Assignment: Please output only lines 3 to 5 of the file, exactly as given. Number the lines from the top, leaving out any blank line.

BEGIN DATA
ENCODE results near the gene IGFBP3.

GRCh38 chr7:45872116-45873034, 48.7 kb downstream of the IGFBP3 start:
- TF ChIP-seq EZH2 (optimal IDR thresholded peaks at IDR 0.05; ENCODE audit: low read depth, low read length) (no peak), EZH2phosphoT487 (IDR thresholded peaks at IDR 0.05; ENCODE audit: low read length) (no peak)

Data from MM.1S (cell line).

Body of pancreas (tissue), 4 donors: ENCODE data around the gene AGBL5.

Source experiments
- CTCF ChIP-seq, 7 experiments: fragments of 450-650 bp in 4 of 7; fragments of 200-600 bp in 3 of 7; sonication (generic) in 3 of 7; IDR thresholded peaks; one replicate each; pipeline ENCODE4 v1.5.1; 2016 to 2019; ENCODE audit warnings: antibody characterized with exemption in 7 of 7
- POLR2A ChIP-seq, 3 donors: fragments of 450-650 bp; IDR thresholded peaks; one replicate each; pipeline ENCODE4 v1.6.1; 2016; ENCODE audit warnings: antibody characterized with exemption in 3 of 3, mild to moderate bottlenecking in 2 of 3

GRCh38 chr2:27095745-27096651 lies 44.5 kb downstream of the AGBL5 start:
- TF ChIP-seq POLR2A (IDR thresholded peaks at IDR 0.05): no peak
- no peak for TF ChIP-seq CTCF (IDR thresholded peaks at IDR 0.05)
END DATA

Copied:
- TF ChIP-seq EZH2 (optimal IDR thresholded peaks at IDR 0.05; ENCODE audit: low read depth, low read length) (no peak), EZH2phosphoT487 (IDR thresholded peaks at IDR 0.05; ENCODE audit: low read length) (no peak)

Data from MM.1S (cell line).

Body of pancreas (tissue), 4 donors: ENCODE data around the gene AGBL5.